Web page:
Public lecture by Trevor Hastie: Statistical Learning with Big Data
As our ability to gather and store data improves, we are faced with the task of analysing these ever-growing mounds of information. This required Statisticians to gain computing and database skills, and Engineers and Computer Scientists to learn statistical modeling and data analysis. The result is a data scientist, one of the hottest job-descriptions in the tech world.
In this talk I will give some examples of big data and data-science challenges, and explore some approaches in detail.
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Trevor Hastie has one of the most recognised names in the mathematical sciences. He has made significant contributions to applied regression, being instrumental in the development of a number of widely used analysis tools including generalised additive models, the LASSO and its extensions, and the “gap” statistic (with R. Tibshirani, J. Friedman and collaborators). He is well known for his texts that make advanced statistical tools accessible to researchers across disciplines, in particular "Generalized Additive Models" (with R. Tibshirani, Chapman and Hall, 1991), "Elements of Statistical Learning" (with R. Tibshirani and J. Friedman, Springer 2001; second edition 2009), and more recently "Statistical Learning with Sparsity" (with R. Tibshirani and M. Wainwright, Chapman and Hall, 2015) and "Computer Age Statistical Inference" (with Bradley Efron, Cambridge 2016). He has also made significant contributions in statistical computing, co-editing (with J. Chambers) a large software library on modelling tools in the S language ("Statistical Models in S", Wadsworth, 1992), which form the foundation for many statistical modelling tools in R that are widely used today. His current research focuses on applied statistical modelling and prediction problems in biology and genomics, medicine and industry.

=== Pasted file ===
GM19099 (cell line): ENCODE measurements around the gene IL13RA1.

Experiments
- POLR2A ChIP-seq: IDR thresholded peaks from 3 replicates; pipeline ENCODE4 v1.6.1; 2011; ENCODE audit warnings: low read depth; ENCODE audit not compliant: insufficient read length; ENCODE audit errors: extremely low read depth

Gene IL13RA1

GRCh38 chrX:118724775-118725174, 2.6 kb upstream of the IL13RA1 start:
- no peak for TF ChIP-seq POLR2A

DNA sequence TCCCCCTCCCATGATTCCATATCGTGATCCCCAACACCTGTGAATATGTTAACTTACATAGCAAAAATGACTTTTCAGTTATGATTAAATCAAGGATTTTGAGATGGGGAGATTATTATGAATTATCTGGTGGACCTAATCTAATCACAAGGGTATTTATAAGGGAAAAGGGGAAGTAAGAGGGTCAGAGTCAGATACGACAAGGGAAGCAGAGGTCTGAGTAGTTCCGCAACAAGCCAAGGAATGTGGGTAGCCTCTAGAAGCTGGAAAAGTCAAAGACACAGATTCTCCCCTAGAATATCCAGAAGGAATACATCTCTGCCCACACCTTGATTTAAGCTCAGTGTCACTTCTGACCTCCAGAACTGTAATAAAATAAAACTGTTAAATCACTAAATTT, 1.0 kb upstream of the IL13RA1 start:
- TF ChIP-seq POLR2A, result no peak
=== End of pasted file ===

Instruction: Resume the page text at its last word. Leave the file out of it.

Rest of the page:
Trevor is the John A. Overdeck Professor of Mathematical Sciences at Stanford University. He was born in South Africa and started his studies there (at Rhodes University and University of Cape Town), then completed a PhD at Stanford University in 1984. He spent eight years at AT&T Bell Laboratories before returning to Stanford as a Professor in Statistics and Biostatistics. He currently holds a part-time SHARP Professorial appointment at UNSW Sydney in the School of Mathematics and Statistics.